From time to time, we run into people who are familiar with our Writers in Schools program, but are curious about one particular corner of the programming that we run: the Teen Parent Book Club.
The Teen Parent Book Club started at Cardozo High School as a partnership with New Heights, an initiative aimed at supporting pregnant and parenting students who are attending D.C. public schools. The program meets bi-weekly to discuss work by local authors and children’s authors. After members of the book club have read and discussed the work, the authors of those works also visit the classroom to discuss books, the importance of reading, and their experiences as a writer.
New Heights currently runs programming in fifteen D.C. public high schools, and our programming has expanded along with it! Though we’re not yet at all fifteen sites, we coordinated six book clubs at five partner schools this school year. Past and present partner schools include Anacostia High School, Ballou STAY, Cardozo Senior High School, Columbia Heights Education Campus, Dunbar High School, and Wilson Senior High School. We’re even planning to continue the book club through summer school for the first time this year!
A typical Teen Parent Book Club meeting is usually 45 minutes to an hour in length. The Book Club falls during lunchtime workshops administered by New Heights, and is only one of the many opportunities students have for lunchtime learning (other New Heights workshops include sessions on financial literacy, parenting, and college and career readiness). Over sandwiches and chips, students and a PEN/Faulkner staff member read a short selection from a book, and then engage in a discussion of the work. There are at least four sessions dedicated to each book, so that students have read and discussed the work thoroughly before the author comes in to meet with the book club.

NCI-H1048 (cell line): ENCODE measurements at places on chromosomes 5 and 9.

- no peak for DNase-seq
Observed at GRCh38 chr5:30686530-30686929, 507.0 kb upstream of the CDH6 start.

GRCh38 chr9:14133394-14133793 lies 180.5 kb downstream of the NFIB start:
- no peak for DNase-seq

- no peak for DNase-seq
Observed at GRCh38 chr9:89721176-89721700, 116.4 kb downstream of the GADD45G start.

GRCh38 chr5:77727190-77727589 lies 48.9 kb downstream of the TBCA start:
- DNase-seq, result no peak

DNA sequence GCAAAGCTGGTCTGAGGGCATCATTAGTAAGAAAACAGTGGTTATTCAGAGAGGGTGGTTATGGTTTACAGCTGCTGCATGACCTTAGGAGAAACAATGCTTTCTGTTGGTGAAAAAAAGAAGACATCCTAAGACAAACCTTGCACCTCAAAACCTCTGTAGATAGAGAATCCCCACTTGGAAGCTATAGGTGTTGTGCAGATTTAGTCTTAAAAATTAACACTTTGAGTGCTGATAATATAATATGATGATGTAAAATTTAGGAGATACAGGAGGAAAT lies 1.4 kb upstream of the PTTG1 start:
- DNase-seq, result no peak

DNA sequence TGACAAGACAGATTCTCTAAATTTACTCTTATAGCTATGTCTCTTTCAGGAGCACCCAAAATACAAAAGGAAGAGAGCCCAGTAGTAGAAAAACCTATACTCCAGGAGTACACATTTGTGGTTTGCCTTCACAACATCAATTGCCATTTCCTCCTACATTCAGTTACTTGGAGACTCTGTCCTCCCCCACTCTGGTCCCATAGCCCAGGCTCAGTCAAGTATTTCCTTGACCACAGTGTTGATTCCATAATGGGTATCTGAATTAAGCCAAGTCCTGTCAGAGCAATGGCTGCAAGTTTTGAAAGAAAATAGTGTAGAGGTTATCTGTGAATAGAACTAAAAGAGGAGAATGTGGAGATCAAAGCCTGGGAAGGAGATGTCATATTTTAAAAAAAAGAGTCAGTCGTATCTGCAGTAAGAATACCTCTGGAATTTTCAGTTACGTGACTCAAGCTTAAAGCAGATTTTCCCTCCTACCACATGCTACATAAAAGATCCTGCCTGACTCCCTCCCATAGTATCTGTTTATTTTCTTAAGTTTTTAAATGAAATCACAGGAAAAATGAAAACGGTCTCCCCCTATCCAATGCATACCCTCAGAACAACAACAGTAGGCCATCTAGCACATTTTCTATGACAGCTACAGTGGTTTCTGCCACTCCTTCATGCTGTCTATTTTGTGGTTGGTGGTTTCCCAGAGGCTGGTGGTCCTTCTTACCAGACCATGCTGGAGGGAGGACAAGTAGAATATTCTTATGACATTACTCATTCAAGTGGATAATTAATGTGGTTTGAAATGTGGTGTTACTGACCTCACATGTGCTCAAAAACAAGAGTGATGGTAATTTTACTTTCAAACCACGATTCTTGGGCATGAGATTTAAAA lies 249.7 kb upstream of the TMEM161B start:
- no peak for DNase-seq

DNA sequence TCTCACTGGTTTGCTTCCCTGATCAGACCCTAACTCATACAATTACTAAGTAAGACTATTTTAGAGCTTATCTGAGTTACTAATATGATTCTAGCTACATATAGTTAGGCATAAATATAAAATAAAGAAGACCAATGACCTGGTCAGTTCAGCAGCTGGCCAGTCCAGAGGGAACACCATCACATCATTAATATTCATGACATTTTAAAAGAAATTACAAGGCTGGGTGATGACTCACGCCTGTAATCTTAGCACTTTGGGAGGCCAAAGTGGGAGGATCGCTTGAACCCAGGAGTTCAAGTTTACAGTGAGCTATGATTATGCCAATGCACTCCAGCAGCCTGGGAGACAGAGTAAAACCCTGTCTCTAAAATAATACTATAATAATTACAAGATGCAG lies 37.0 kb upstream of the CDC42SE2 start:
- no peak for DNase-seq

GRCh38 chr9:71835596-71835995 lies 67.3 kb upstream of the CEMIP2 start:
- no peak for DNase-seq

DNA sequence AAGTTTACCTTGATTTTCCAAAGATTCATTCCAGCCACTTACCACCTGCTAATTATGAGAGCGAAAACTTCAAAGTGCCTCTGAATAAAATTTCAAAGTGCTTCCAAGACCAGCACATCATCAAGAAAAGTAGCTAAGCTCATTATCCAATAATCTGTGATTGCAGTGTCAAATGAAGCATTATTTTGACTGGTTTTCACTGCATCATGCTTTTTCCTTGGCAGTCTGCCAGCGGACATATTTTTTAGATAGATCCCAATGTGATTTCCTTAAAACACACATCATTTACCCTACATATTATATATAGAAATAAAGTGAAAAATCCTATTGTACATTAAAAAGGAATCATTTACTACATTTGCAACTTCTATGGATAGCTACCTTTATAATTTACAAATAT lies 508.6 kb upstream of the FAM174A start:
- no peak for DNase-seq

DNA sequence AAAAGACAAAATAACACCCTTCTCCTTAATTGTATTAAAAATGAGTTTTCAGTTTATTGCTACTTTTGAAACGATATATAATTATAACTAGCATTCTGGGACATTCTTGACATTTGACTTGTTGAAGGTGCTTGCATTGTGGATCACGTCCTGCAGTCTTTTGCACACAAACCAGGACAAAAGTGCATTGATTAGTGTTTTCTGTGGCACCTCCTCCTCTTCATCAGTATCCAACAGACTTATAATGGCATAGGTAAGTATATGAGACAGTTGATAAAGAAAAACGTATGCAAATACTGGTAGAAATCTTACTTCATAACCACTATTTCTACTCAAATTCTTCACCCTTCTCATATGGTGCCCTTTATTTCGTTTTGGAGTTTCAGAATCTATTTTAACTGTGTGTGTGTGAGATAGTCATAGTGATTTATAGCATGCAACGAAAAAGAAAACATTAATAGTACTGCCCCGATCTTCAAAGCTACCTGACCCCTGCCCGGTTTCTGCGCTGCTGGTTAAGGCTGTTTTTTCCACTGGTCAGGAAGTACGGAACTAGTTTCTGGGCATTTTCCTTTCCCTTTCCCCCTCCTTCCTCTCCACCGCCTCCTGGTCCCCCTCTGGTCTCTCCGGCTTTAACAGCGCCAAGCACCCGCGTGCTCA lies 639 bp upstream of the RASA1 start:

Several times each year, local children’s authors attend meetings of the Teen Parent Book Clubs at each school to share their work. The visiting author leads students through an animated reading of their work, and each student gets a book to take home and share with their child. Particular emphasis is placed on the developmental importance of reading to and with children. The hope is that ongoing engagement with literature and authors will encourage student-parents to read with their children, and to begin building a library for their families.
When I came aboard at PEN/Faulkner in the Fall of 2011, my main responsibility was the oversight of the Teen Parent Book Club program and its expansion. It’s been incredibly exciting and rewarding to watch the program grow over the past few years, and to engage with the students who always manage to keep me on my toes. The program’s success and expansion would not be possible without our the amazing site directors at each school, interns who facilitate discussion at some of our sites, and the authors who come in to share their work. I’m already looking forward to next year and the other exciting things that this partnership will bring!
— Ariel Martino
Photo Credit: http://www.flickr.com/photos/mr_t_in_dc/